Tonight in his SOTU speech President Bush will call on Congress to reauthorize the No Child Left Behind Act. I still think the odds of that happening this year are pretty long (though it will happen at some point) but I’d never bet too much against Senate education committee chairman Ted Kennedy pulling a legislative rabbit out of his hat.
In the meantime, it’s worth wondering what would have happened had the President actually spent the past seven years making the case to the American people about the importance of educational reform as frequently and intensively as he did on the 2000 campaign trail? Sure, he’s talked about it in terms of competitiveness and some about equity. Yet he has never really forcefully challenged Americans to do better* than a schooling system that results in about 50 percent dropout rates for minority kids and a situation where the average black high school student is at the 20th percentile of the white performance distribution. He did that during the 2000 race, to good effect, but has seemed pretty tone deaf on the issue for most of the time since the law was passed.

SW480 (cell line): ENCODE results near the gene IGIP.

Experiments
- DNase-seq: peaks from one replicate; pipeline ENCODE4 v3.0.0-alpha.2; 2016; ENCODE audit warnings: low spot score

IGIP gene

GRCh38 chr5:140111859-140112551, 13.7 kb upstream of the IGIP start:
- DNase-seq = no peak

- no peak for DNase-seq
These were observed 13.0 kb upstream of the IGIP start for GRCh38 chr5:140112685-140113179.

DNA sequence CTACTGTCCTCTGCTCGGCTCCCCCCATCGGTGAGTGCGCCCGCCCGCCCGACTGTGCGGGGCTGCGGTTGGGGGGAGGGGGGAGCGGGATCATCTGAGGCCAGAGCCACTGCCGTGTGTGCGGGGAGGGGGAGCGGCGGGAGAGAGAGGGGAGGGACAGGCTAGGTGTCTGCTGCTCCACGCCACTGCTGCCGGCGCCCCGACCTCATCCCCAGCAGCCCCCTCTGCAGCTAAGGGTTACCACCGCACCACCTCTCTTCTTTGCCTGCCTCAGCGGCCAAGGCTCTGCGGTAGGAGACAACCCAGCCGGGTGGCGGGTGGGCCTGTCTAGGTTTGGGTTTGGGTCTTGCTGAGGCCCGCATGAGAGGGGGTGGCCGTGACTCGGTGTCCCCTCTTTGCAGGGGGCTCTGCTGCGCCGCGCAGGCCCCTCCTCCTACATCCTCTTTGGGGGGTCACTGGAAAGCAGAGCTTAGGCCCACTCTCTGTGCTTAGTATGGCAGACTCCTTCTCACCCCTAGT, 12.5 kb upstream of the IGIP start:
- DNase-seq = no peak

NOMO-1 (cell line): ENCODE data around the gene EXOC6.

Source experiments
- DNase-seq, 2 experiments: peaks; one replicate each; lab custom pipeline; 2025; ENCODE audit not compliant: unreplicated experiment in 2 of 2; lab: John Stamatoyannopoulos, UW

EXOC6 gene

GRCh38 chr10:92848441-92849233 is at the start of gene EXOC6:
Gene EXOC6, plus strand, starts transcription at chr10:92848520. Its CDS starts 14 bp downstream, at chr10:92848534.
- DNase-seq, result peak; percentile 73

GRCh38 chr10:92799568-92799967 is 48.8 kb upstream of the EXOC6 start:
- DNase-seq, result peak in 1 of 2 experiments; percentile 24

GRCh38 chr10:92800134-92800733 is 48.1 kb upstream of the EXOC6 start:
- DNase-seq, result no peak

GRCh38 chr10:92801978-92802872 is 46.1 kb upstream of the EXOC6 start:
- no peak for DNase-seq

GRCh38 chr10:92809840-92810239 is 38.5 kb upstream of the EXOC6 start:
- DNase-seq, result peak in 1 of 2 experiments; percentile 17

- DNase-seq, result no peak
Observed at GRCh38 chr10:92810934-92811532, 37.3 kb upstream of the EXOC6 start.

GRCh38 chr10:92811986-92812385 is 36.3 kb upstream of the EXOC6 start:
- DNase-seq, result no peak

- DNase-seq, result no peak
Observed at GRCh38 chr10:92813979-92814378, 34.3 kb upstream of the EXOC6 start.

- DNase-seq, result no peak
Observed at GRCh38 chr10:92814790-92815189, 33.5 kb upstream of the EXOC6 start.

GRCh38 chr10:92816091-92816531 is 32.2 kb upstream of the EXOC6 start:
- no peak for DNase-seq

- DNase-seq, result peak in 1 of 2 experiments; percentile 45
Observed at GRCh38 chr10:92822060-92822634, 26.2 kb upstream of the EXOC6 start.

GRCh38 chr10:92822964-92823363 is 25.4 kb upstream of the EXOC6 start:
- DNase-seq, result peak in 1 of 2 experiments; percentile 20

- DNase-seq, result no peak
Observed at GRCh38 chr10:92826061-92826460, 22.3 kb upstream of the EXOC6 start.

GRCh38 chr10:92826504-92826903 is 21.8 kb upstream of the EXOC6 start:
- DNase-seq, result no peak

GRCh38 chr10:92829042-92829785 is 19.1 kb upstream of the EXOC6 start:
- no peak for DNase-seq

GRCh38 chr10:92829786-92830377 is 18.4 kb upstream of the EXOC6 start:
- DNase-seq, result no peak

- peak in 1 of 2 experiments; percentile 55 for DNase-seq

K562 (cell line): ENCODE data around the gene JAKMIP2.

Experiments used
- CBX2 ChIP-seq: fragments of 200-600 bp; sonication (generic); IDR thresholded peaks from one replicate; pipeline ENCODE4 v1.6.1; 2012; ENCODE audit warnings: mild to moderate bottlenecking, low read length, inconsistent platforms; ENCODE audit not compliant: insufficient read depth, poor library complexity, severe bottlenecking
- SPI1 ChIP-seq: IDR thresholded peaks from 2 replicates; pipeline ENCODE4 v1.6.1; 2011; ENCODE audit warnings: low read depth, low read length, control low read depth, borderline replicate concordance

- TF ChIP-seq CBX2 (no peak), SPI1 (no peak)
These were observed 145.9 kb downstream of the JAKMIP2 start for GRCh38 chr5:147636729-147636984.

It’s worth considering because no matter how low a president’s approval ratings fall, the president still speaks with one voice while, challengers speak with several, senators speak with a hundred, and congressional representatives hundreds. In other words, no matter how grim it gets, the White House bully pulpit still matters. Whatever you think about the President, seems like an enormous missed opportunity for the issue overall.
*Of course, this is a President who on the eve of war counseled us to go shopping…
2 Replies to “No Child Counterfactual”
I hope that I understood you when I read your posting but I agree with you! I try to remind my fellow peers that the President is only one voice. The senate, congress, and the United States citizens are several vocices!
Gee, the issue that’s at the top of your personal heap not getting the love it ought? Welcome to Lake Woebegone High School politics where all issues are highest priority.